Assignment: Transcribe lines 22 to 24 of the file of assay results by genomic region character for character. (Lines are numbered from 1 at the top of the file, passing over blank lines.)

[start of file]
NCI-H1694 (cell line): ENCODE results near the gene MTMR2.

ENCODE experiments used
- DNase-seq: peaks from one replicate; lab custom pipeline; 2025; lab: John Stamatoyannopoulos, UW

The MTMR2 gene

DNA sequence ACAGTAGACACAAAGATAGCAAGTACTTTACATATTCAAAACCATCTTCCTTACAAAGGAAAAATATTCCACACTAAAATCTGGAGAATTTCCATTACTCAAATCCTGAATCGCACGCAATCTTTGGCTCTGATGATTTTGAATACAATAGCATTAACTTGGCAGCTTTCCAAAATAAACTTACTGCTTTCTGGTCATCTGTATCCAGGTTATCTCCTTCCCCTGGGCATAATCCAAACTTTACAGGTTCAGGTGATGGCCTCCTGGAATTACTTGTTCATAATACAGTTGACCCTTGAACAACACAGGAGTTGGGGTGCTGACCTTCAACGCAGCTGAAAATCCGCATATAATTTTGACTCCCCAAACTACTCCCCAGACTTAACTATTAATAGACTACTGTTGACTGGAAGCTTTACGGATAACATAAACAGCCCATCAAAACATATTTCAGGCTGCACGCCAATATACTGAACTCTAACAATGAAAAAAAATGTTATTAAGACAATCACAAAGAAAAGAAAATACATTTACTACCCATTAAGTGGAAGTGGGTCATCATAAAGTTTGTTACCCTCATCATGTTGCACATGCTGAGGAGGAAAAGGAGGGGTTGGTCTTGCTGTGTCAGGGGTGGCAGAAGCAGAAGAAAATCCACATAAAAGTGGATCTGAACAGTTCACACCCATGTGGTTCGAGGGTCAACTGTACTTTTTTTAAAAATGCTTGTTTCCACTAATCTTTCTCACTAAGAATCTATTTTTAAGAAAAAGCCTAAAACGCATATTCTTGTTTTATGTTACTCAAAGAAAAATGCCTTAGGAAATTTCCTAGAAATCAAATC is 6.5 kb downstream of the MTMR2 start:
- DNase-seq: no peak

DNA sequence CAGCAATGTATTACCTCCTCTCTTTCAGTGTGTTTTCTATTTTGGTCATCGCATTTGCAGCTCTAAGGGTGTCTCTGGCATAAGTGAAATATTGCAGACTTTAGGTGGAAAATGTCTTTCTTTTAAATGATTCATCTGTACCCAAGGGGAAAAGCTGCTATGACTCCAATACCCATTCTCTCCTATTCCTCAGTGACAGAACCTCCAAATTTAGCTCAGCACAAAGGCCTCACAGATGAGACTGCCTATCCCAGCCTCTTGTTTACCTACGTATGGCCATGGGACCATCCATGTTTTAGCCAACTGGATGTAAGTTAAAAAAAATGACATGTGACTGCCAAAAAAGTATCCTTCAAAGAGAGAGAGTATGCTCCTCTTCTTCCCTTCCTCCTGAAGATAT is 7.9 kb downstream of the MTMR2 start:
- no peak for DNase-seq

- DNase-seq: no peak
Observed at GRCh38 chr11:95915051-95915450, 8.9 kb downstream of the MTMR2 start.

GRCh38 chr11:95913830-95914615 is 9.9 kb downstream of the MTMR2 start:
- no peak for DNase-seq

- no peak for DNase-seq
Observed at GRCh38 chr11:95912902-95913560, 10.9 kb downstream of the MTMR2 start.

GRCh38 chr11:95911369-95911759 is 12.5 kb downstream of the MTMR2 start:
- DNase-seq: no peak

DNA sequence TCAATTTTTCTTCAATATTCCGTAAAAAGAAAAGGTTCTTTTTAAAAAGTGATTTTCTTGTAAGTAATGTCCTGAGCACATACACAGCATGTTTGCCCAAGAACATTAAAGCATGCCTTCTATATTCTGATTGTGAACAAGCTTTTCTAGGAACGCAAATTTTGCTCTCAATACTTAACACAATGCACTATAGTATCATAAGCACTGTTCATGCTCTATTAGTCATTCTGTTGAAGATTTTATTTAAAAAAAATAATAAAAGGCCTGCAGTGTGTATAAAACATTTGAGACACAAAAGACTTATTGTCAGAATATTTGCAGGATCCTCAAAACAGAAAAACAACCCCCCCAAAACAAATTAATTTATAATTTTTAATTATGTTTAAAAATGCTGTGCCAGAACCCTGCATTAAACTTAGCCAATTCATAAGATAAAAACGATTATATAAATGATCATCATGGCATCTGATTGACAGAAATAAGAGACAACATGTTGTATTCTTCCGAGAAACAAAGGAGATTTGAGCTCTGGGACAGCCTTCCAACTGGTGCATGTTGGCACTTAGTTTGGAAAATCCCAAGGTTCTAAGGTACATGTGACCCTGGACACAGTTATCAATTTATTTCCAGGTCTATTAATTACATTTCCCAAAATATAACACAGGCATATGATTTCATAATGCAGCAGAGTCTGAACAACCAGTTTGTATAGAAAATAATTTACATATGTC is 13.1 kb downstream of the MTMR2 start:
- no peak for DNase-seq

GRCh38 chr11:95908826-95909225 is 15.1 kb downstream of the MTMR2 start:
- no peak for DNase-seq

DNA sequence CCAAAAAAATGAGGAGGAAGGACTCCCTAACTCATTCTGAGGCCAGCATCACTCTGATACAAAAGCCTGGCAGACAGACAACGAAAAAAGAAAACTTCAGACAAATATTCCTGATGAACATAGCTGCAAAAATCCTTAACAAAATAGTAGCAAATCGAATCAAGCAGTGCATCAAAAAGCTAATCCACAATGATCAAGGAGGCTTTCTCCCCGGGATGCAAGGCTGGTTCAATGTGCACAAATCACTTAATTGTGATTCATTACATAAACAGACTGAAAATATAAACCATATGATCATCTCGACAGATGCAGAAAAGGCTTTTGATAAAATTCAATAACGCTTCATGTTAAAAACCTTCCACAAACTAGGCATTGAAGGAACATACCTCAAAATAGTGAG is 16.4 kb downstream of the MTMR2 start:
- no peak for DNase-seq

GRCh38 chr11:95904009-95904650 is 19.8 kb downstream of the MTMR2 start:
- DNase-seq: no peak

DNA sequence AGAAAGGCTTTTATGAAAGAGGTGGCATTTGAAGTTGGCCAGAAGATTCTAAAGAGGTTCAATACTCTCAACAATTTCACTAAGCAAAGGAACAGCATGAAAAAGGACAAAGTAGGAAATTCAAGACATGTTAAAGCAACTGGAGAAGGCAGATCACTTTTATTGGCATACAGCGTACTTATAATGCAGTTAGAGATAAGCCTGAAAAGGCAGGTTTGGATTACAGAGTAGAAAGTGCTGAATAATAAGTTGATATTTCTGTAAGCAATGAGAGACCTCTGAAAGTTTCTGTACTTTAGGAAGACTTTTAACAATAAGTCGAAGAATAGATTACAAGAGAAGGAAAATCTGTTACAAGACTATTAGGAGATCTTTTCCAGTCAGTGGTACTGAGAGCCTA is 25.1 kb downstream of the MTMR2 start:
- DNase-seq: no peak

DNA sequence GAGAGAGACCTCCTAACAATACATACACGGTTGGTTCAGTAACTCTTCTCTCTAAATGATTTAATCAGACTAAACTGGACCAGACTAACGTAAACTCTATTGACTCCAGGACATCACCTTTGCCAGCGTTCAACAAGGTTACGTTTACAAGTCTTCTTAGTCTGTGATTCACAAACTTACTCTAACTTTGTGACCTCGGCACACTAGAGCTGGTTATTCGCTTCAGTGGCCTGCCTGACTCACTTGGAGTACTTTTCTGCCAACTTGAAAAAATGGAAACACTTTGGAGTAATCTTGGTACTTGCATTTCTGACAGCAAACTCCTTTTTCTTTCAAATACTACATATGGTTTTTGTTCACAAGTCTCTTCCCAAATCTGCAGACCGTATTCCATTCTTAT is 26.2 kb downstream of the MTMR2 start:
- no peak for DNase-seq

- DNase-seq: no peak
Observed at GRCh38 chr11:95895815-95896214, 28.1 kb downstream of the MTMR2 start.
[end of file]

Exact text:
- no peak for DNase-seq

GRCh38 chr11:95904009-95904650 is 19.8 kb downstream of the MTMR2 start:
- DNase-seq: no peak